Well, you don't say how long you've been married but if a long time I fear you've broken something. You'll have to live with it until she heels of it - could happen - or death do you part.

No sympathy. You know where your duties lie.

...

I try to imagine how I'd feel in the situation as the wife. I would want the truth, even if it (temporarily) hurt. I'd take the truth from my partner over a patronizing lie to protect my ego or his guilt any day. Also, I would bet money that she asked the question because she already knew the answer. She wasn't so much looking for the truth to be said out loud by him, but rather she was looking for the follow-up conversation regarding their relationship (that appears to have not taken place?...).

But could it have been phrased better? Sure. i.e., "I miss dancing with you and dancing in general. I miss feeling young and alive and dancing helps me to feel that way. It doesn't mean I love you any less or am less attracted to you. I am still fully committed in my relationship to you. But doing this gives me happiness. And in order for us to share happiness together, we must do what sometimes makes us happy on an individual basis." Etc. You get the idea. Again, this is assuming a lot about their relationship already though, such as if they are still in love with one another and honestly want to be together.
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  #6  
Old 30-04-2018, 07:21 AM
Lorelyen Lorelyen is offline
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Well, if you don't know the difference between "a patronising lie" and diplomacy I can't really comment. She may have asked the question simply to get confirmation. That's simply communication. She had observed, she wanted his comment.

Anyway, look, the event should never have taken the course it did. markings is no spring chicken; his wife has had difficult surgery; he has a duty.

I try to imagine how I'd feel in that situation as the wife. He could simply have said "Aw, it's just that I have to keep my hand in with the hobby. Perhaps you can join in again soon. Meanwhile, call on me if you need anything. I'm otherwise here." .........I also wonder if the tables were reversed - he was recovering from dorsal surgery and she was (what he might observe as) flirting around.

I agree, we're making many assumptions about the relationship. I've wondered why he raised the subject at all here. No one here can truly comment on the little information we have - except to say what's what in our separate terms.

...
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  #7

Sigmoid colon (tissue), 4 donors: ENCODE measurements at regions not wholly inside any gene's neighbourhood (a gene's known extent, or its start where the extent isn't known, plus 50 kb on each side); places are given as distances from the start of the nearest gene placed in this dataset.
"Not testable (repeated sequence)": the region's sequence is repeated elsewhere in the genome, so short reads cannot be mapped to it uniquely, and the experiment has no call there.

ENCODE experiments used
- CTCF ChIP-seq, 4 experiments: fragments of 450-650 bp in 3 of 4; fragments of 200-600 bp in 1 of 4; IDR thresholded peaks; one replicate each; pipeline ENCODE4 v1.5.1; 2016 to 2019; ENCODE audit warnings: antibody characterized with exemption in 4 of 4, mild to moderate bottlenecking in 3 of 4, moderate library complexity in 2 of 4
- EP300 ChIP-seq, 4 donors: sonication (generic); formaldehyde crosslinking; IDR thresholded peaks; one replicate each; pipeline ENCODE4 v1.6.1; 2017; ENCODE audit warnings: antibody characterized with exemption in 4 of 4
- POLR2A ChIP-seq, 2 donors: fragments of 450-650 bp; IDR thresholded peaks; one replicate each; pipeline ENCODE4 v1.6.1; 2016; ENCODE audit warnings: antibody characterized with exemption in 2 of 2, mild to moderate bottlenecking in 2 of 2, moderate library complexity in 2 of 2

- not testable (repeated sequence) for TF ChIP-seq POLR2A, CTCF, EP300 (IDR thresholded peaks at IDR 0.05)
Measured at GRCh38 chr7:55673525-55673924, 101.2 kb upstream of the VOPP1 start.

Old 30-04-2018, 01:40 PM
Torgo Torgo is offline
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Quote:
Originally Posted by Lorelyen
Well, if you don't know the difference between "a patronising lie" and diplomacy I can't really comment.

Well, I was imagining him saying something along the lines of, "Oh, no, honey-- that woman? Pffft. She's not fun at all. Don't worry. I'n not having that much fun with her. She's lonely. I'm only spending so much time with her to make her feel good. I don't like dancing much anymore anyway." Etc. That's what I meant by patronizing, because telling someone the opposite of what they really feel in a situation like this can cause more problems than not. And depending upon the relationship, it could even be taken to the extreme point of abuse/gaslighting if not careful.

Quote:
Originally Posted by Lorelyen
She may have asked the question simply to get confirmation. That's simply communication. She had observed, she wanted his comment.

Yes, but you left out one important part, which is why he posted the query to begin with: it's been a year and she's still holding a grudge about it. So she didn't want just confirmation. She wanted-- and still wants-- a deeper conversation regarding the status of their relationship. She wants reassurance because she fears something else may be going on.

Quote:
Originally Posted by Lorelyen
Anyway, look, the event should never have taken the course it did. markings is no spring chicken; his wife has had difficult surgery; he has a duty.

What do you define as his "duty" to her?

Anyway, I look at it this way: if my partner was deaf and felt bad that he couldn't listen to music, does that mean I should give up listening to music, too, in support of him? I imagine it would eventually end up causing resentment. So I think as long as there is mutual respect and, thus, honesty in the relationship, then people usually end up accepting things the way they are and find happiness for others, even if they aren't feeling too happy about their own situation.

Quote:
Originally Posted by Lorelyen
I try to imagine how I'd feel in that situation as the wife. He could simply have said "Aw, it's just that I have to keep my hand in with the hobby. Perhaps you can join in again soon. Meanwhile, call on me if you need anything. I'm otherwise here." .........

That's kind. I like the sound of that.